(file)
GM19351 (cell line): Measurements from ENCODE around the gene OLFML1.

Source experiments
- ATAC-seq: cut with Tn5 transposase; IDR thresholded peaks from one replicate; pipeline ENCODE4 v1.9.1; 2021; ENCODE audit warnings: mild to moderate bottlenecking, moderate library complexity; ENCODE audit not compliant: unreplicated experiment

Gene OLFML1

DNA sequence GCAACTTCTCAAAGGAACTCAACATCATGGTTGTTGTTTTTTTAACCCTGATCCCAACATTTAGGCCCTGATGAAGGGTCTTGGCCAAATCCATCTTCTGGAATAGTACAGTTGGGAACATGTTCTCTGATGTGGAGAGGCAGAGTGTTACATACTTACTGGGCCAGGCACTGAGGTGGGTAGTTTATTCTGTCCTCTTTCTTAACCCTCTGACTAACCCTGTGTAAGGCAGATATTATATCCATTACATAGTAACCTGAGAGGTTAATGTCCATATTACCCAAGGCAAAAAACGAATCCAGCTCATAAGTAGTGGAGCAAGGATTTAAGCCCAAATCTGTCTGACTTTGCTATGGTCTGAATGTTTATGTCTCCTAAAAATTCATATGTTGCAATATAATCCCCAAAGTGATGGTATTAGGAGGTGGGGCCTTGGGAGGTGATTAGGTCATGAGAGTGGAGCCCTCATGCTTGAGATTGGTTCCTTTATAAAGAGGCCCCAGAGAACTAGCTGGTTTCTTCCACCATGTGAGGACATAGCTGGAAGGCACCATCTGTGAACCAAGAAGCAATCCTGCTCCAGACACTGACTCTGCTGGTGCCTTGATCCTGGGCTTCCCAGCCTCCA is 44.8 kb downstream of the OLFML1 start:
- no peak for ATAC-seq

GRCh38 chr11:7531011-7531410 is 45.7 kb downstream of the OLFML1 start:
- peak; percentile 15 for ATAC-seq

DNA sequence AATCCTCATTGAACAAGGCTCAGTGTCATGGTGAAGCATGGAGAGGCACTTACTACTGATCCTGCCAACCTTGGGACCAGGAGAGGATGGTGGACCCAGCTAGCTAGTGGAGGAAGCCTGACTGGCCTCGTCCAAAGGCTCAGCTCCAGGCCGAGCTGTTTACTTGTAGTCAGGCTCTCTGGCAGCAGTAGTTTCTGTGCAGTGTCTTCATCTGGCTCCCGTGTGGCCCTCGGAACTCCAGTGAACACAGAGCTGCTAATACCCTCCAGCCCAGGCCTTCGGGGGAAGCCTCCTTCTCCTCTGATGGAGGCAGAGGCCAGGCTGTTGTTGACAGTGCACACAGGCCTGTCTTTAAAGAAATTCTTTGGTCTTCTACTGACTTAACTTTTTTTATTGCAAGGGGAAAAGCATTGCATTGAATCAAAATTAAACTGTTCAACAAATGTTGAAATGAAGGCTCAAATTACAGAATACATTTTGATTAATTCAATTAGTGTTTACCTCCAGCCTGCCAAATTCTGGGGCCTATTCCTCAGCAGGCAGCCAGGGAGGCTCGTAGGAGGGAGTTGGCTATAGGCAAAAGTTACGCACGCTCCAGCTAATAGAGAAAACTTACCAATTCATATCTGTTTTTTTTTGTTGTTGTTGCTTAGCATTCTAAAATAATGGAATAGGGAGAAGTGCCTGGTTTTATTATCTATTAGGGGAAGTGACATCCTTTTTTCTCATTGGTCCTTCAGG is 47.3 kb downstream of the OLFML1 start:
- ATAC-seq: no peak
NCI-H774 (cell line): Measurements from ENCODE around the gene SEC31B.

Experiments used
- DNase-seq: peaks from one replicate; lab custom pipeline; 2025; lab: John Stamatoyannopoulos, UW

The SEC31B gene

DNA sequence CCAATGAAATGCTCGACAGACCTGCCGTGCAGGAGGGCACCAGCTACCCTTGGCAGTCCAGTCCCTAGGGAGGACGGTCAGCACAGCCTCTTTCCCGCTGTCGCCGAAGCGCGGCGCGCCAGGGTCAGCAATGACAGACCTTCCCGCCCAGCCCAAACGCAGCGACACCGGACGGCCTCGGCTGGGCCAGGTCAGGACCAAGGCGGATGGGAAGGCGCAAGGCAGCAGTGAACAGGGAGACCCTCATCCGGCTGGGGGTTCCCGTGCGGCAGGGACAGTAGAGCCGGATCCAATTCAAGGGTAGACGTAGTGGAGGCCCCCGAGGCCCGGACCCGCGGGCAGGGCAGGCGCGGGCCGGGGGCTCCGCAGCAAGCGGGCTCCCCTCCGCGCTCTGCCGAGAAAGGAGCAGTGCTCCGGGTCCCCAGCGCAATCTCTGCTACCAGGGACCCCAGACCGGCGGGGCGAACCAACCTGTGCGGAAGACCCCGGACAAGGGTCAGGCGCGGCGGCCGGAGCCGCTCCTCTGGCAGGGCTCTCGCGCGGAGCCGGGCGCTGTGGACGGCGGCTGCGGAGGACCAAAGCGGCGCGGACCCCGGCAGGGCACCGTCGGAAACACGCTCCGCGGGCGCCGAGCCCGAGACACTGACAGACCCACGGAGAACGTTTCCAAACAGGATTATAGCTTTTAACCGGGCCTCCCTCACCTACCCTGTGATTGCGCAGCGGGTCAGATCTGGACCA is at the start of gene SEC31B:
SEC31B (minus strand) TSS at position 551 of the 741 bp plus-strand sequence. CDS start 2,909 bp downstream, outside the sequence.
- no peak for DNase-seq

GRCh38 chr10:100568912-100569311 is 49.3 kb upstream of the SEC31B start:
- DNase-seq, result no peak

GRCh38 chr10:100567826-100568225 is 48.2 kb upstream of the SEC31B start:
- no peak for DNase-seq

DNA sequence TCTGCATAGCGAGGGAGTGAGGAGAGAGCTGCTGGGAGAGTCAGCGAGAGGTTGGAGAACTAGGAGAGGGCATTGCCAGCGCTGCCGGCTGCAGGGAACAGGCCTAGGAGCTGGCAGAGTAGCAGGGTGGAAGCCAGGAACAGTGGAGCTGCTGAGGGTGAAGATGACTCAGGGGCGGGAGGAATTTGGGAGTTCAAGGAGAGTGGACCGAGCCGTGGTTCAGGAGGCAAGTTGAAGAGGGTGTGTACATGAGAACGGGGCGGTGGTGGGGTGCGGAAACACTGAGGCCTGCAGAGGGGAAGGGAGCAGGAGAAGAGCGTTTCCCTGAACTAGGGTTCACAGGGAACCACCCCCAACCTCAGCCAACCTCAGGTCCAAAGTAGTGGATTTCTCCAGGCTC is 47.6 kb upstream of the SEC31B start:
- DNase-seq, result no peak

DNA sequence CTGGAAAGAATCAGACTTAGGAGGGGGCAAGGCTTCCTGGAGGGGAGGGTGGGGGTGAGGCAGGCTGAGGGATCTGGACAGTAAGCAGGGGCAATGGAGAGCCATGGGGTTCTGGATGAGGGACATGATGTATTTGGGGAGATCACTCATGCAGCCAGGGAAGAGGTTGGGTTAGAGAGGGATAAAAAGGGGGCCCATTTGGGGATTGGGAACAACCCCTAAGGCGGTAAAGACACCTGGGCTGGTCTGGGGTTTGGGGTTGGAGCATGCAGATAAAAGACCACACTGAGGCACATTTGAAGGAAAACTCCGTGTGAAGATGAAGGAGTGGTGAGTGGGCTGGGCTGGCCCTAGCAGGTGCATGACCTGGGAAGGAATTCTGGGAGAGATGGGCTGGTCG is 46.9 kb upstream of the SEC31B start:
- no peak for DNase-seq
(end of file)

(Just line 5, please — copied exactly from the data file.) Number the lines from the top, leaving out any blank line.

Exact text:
DNA sequence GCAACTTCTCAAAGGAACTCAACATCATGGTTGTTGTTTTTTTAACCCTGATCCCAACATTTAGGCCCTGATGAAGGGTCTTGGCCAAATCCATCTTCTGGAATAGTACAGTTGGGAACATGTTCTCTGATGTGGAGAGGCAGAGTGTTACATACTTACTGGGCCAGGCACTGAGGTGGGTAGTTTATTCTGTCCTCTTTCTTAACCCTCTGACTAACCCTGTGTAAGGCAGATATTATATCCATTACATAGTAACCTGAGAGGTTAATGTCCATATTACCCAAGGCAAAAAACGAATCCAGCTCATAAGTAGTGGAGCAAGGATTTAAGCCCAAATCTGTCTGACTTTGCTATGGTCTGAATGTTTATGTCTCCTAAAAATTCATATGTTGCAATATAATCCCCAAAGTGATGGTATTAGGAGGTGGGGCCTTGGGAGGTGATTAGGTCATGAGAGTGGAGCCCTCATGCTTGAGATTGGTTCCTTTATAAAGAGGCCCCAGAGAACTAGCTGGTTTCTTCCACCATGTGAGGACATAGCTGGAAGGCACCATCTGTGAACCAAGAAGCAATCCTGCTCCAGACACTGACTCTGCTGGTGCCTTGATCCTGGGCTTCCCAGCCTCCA is 44.8 kb downstream of the OLFML1 start: